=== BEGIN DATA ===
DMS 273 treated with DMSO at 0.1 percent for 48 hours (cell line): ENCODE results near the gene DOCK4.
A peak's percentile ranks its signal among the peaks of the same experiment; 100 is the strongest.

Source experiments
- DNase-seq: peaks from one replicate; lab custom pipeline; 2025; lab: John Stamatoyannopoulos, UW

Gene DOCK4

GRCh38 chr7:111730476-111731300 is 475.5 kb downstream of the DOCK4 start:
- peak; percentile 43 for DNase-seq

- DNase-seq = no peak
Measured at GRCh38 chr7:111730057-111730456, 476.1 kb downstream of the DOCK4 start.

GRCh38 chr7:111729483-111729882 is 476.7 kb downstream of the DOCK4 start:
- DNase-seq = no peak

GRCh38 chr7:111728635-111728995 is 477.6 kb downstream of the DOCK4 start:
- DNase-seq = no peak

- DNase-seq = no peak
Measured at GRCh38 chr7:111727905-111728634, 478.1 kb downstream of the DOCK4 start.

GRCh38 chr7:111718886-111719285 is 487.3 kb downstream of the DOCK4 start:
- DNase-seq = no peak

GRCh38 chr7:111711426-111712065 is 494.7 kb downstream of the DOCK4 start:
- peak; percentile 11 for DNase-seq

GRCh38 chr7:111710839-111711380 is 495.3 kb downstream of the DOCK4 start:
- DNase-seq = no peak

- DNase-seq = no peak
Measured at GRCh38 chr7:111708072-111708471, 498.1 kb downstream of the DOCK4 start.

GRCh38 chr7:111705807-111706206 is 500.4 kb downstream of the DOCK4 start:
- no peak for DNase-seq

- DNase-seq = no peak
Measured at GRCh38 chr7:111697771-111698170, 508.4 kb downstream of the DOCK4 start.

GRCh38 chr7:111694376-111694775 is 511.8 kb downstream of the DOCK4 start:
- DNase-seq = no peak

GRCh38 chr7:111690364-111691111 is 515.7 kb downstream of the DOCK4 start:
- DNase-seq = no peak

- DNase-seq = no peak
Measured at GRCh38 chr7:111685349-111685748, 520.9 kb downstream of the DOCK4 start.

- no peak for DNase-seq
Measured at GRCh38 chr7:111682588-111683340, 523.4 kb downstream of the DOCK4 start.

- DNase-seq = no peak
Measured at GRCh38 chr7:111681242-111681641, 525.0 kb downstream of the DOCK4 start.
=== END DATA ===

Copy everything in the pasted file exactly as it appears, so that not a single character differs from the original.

DMS 273 treated with DMSO at 0.1 percent for 48 hours (cell line): ENCODE results near the gene DOCK4.
A peak's percentile ranks its signal among the peaks of the same experiment; 100 is the strongest.

Source experiments
- DNase-seq: peaks from one replicate; lab custom pipeline; 2025; lab: John Stamatoyannopoulos, UW

Gene DOCK4

GRCh38 chr7:111730476-111731300 is 475.5 kb downstream of the DOCK4 start:
- peak; percentile 43 for DNase-seq

- DNase-seq = no peak
Measured at GRCh38 chr7:111730057-111730456, 476.1 kb downstream of the DOCK4 start.

GRCh38 chr7:111729483-111729882 is 476.7 kb downstream of the DOCK4 start:
- DNase-seq = no peak

GRCh38 chr7:111728635-111728995 is 477.6 kb downstream of the DOCK4 start:
- DNase-seq = no peak

- DNase-seq = no peak
Measured at GRCh38 chr7:111727905-111728634, 478.1 kb downstream of the DOCK4 start.

GRCh38 chr7:111718886-111719285 is 487.3 kb downstream of the DOCK4 start:
- DNase-seq = no peak

GRCh38 chr7:111711426-111712065 is 494.7 kb downstream of the DOCK4 start:
- peak; percentile 11 for DNase-seq

GRCh38 chr7:111710839-111711380 is 495.3 kb downstream of the DOCK4 start:
- DNase-seq = no peak

- DNase-seq = no peak
Measured at GRCh38 chr7:111708072-111708471, 498.1 kb downstream of the DOCK4 start.

GRCh38 chr7:111705807-111706206 is 500.4 kb downstream of the DOCK4 start:
- no peak for DNase-seq

- DNase-seq = no peak
Measured at GRCh38 chr7:111697771-111698170, 508.4 kb downstream of the DOCK4 start.

GRCh38 chr7:111694376-111694775 is 511.8 kb downstream of the DOCK4 start:
- DNase-seq = no peak

GRCh38 chr7:111690364-111691111 is 515.7 kb downstream of the DOCK4 start:
- DNase-seq = no peak

- DNase-seq = no peak
Measured at GRCh38 chr7:111685349-111685748, 520.9 kb downstream of the DOCK4 start.

- no peak for DNase-seq
Measured at GRCh38 chr7:111682588-111683340, 523.4 kb downstream of the DOCK4 start.

- DNase-seq = no peak
Measured at GRCh38 chr7:111681242-111681641, 525.0 kb downstream of the DOCK4 start.